Quick Look at the PMBOK® Guide: Precedence Diagram

2PMBokQL-Precedence-DiagramIn this blog series, we’ll get you up to speed on using the key tools listed in A Guide to the Project Management Body of Knowledge, (PMBOK® Guide) – Fifth Edition, including Precedence Diagram.

As the diagram below shows, we are looking at a network diagram with logical relationships. While the PMBOK® Guide puts an emphasis on performing the precedence relationship shown below, manually, there are a number of automated tools such as Primavera and Microsoft Project that enable the creation of precedence diagrams easily.


How necessary are these tools? If the project plan is only 20 or 30 lines you can probably get away with using Microsoft Excel as a project planning tool. If the project plan is a few hundred to several thousand lines (for example, a project plan of several hundred thousand lines might require a Primavera Master Scheduler), you may need a software tool to keep track of project elements.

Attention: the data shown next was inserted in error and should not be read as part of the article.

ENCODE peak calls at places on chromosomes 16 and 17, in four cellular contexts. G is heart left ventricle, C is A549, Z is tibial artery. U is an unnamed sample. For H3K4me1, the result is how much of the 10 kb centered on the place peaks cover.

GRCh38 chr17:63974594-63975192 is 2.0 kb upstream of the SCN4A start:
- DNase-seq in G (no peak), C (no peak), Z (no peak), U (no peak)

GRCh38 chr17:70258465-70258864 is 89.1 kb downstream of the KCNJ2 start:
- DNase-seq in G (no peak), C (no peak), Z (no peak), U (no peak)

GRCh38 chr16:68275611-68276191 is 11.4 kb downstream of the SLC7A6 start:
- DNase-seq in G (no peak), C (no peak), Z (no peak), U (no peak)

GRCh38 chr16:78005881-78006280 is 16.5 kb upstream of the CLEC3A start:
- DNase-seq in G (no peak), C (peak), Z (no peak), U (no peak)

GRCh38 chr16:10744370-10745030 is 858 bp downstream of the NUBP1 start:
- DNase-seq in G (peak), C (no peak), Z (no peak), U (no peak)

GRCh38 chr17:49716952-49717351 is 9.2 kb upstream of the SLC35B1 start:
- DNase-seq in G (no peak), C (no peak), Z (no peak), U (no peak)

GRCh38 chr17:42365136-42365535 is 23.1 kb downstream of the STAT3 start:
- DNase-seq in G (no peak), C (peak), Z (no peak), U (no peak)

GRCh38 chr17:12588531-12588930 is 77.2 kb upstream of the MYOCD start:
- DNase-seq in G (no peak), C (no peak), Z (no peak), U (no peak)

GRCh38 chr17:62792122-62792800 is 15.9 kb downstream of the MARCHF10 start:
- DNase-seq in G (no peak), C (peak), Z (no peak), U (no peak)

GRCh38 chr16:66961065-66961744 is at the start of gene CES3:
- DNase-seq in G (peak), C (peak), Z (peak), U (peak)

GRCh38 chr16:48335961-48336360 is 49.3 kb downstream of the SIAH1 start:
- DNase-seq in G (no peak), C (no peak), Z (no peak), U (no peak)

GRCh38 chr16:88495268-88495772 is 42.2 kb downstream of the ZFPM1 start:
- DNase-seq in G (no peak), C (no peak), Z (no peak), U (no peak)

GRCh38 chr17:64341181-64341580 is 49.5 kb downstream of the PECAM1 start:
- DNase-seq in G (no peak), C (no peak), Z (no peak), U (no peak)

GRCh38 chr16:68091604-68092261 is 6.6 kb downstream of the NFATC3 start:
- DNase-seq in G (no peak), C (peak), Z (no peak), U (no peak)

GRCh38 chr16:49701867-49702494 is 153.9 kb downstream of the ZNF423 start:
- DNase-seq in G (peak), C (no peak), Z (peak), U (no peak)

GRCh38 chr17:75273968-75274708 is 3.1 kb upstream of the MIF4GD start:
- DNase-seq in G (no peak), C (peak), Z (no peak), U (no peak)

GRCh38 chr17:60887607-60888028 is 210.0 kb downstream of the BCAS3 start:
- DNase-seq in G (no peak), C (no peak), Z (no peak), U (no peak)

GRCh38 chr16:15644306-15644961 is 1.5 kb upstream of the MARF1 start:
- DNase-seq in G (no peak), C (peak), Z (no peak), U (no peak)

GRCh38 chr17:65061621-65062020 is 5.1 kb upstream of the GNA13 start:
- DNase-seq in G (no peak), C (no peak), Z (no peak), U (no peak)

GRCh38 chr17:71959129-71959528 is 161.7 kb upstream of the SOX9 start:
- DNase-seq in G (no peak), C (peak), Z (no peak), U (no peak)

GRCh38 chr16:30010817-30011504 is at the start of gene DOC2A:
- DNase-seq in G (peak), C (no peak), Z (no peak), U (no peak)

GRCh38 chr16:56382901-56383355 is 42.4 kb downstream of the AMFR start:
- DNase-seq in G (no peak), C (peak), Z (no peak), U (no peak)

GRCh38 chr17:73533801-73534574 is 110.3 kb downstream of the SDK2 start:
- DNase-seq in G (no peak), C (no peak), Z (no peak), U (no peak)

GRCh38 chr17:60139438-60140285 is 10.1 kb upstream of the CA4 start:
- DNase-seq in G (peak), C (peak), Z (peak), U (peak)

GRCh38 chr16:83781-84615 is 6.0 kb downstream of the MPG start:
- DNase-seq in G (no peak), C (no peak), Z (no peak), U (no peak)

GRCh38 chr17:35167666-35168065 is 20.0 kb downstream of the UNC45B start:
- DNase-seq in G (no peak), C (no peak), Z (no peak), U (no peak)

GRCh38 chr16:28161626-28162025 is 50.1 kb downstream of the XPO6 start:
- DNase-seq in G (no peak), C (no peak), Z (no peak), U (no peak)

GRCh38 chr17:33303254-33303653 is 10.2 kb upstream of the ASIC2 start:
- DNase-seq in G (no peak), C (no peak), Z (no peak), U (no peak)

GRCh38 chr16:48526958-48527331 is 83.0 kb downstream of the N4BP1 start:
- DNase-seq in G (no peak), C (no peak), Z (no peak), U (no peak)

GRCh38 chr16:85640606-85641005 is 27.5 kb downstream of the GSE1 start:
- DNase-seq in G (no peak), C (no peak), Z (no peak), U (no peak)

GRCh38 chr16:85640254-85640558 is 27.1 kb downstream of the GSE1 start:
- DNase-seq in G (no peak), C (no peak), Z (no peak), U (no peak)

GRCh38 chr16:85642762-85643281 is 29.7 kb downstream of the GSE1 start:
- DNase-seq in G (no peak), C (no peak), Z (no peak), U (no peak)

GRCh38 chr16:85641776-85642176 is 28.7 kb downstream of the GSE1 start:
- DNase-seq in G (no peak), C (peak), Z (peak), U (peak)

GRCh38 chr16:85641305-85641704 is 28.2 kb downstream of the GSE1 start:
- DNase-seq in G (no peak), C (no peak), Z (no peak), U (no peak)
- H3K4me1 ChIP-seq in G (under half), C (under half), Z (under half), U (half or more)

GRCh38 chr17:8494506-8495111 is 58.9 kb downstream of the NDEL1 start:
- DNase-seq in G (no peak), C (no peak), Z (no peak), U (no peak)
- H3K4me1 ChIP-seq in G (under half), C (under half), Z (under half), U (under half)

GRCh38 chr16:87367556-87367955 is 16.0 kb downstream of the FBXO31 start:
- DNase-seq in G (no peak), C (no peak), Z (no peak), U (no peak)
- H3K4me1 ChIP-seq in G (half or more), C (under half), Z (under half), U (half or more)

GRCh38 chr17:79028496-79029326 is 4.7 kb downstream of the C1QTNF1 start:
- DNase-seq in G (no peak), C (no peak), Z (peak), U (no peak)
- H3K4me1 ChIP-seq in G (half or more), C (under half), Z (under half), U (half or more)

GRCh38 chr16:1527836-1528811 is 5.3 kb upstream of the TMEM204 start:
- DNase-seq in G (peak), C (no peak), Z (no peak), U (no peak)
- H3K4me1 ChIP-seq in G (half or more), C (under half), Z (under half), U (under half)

Creating a diagram like the one shown above in Microsoft Project might take the user a weekend’s worth of preparation, but it is well worth the effort. This is useful for a construction project or a project similar to a construction project where the product is fundamentally plan driven. For agile or adaptive projects, it is recommended that an adaptive tool is used such as VersionOne.

In either case, it will take a few days of instruction or about a week’s worth of individual effort to get up to speed tool like Microsoft Project or VersionOne.

This is an excerpt from the Global Knowledge white paper, Are All Those Project Management Tools Really Needed?

Related Courses
PMP® Exam Prep Boot Camp
IT Project Management

In this article

Join the Conversation